Another funny note from the article was Jeff McNeil.
Supposedly, McNeil was supposed to be a part of the trade with the Seattle Mariners for Robinson Cano and Edwin Diaz only for us now to believe they Mets turned down trades for J.T. Realmuto because the Marlins wanted McNeil. That’s right, the Mets were willing to potentially trade McNeil for Cano and Diaz but not Realmuto.
Ok, sure, we all buy it just like we buy the Mets were really interested in trading for Lindor or Betts.
Just when you thought the New York Knicks were maybe starting to get it, they go out and hire Leon Rose to be their new team president. While there are some who believe this could be a boon for the Knicks much in the same vein Bob Myers with the Warriors or Rob Pelinka with the Lakers, we remember everyone thought it was a good idea to get Rose in the past.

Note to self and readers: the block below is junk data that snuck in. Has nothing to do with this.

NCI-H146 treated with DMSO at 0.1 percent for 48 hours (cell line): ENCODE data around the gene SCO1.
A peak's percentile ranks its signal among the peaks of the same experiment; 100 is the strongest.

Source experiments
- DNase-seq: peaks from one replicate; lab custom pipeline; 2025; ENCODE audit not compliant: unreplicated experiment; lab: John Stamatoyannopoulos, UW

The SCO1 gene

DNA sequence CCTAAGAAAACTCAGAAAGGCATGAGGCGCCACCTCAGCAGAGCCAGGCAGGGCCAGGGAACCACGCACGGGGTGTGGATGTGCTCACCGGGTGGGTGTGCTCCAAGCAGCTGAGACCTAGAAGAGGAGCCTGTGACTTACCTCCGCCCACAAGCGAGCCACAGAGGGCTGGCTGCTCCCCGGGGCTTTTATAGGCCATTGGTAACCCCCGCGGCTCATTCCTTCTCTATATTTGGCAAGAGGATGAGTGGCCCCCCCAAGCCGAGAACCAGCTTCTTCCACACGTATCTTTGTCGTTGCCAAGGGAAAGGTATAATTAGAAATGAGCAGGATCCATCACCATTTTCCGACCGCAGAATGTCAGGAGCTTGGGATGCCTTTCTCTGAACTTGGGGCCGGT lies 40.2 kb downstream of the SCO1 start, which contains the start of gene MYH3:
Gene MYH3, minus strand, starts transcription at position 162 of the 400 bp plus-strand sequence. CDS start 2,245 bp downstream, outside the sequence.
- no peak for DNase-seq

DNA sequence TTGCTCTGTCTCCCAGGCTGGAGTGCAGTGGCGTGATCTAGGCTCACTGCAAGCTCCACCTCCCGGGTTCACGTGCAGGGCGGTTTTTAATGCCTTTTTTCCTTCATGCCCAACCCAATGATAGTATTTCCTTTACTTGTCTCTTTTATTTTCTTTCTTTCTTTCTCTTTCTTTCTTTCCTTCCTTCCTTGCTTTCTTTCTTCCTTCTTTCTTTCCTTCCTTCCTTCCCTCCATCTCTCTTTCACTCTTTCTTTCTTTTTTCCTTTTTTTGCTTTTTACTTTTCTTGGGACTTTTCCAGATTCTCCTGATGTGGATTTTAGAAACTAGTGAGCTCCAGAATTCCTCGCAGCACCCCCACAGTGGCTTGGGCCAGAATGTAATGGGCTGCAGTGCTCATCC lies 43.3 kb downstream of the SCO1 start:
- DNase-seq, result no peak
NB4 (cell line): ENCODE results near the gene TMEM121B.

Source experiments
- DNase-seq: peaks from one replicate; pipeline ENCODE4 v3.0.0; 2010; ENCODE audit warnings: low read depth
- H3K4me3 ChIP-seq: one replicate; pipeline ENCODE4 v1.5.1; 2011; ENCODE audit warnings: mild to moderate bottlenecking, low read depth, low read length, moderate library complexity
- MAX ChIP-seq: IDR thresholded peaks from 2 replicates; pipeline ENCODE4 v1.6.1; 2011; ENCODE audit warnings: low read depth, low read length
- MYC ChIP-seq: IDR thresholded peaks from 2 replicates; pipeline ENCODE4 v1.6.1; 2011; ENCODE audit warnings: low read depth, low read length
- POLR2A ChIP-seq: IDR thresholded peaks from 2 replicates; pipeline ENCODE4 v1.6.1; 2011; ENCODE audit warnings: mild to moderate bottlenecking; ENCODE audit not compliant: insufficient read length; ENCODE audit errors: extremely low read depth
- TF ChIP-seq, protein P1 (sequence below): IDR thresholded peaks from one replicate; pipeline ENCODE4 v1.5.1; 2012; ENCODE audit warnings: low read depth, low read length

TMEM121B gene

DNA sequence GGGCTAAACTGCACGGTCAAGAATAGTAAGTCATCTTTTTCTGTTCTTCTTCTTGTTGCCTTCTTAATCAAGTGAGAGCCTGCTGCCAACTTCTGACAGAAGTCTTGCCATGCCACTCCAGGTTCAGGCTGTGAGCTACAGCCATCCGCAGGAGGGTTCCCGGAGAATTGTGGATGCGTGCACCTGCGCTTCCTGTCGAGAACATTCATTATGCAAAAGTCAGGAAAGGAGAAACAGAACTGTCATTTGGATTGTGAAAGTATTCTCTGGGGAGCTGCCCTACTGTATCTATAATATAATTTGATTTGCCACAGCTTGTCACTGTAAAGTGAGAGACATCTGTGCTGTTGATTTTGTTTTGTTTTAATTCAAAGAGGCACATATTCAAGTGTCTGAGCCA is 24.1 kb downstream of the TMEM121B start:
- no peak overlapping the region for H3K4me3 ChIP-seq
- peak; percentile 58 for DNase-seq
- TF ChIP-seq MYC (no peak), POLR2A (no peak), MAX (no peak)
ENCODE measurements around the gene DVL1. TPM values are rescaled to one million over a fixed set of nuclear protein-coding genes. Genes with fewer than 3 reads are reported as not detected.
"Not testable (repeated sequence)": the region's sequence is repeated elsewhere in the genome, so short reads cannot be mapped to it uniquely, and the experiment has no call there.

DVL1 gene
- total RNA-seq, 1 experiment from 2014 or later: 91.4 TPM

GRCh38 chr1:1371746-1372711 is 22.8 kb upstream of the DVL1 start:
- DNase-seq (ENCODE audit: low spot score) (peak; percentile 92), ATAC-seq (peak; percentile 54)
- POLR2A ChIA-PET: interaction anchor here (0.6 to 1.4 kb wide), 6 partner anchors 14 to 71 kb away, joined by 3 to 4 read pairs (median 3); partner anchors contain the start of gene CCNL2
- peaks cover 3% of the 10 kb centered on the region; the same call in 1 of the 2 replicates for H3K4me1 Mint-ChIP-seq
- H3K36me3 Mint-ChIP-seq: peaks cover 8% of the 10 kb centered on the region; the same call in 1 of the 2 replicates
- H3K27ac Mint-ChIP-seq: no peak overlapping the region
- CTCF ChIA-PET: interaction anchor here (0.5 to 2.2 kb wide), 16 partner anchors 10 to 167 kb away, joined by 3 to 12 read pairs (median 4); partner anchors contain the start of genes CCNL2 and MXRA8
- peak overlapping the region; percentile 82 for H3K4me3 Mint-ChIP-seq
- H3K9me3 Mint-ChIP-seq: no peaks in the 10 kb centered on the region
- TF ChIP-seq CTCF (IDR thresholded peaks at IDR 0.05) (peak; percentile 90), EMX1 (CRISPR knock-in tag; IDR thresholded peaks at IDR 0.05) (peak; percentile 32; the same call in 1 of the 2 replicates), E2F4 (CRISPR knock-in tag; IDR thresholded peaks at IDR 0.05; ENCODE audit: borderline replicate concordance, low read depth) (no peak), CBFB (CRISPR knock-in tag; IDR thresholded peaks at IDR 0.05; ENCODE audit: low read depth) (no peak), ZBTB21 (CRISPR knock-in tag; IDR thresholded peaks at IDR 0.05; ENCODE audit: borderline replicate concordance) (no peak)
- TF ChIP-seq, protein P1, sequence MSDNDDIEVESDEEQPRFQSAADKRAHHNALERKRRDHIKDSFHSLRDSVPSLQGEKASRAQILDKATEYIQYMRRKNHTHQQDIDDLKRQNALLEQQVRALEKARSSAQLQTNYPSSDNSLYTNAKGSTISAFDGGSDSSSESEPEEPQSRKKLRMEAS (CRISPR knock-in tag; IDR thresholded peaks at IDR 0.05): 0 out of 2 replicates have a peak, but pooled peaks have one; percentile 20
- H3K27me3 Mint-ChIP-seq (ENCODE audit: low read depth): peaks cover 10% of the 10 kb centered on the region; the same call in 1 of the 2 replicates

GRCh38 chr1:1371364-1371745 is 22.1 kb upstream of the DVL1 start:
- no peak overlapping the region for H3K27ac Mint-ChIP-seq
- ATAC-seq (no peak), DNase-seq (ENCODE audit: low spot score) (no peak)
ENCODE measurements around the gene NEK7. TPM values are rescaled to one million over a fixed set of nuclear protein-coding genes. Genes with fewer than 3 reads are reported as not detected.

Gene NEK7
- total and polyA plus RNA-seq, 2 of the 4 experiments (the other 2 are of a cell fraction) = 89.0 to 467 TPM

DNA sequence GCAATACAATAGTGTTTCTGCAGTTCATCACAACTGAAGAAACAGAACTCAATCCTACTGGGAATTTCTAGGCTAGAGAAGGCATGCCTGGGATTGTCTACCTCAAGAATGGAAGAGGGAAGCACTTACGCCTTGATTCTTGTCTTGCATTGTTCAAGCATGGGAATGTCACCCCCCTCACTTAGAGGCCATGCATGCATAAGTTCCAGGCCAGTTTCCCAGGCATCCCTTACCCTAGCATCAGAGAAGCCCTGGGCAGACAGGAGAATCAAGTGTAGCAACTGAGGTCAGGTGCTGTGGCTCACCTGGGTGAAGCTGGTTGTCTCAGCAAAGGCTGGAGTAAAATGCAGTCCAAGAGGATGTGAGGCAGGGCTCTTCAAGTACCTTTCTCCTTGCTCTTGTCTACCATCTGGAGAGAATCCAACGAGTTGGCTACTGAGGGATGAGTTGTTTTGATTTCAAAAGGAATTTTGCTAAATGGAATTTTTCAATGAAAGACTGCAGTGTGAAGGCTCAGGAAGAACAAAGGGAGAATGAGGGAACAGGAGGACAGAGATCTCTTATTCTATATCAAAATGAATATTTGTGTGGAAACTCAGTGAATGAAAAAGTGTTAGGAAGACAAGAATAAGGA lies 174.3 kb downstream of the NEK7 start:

That was the trade with the Chicago Bulls for Derrick Rose. That ended with Rose disappearing and having one of, if not the, worst season of his career.
Looking forward, we see with the Mets hiring a CAA agent is not exactly the best route to success. In fact, aside from not selling the team to Steve Cohen, hiring Brodie Van Wagenen to become the Mets GM has been one of the worst decisions the Wilpons have made over the past two years.
In very short order, Van Wagenen ruined the Mets prospect depth and payroll flexibility. Part of that was his fulfilling Robinson Cano‘s request to come back to New York, and his signing Jed Lowrie, who was physically unable to play last year. Notably, both players were his former clients.